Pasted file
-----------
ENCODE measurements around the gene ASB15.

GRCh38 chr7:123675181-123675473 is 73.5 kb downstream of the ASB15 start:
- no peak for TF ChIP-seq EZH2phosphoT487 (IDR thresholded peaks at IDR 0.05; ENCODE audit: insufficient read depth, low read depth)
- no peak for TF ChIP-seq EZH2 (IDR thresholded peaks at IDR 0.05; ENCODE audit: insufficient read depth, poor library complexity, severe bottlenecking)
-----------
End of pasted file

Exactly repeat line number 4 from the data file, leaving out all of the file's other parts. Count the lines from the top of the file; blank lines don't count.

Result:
- no peak for TF ChIP-seq EZH2 (IDR thresholded peaks at IDR 0.05; ENCODE audit: insufficient read depth, poor library complexity, severe bottlenecking)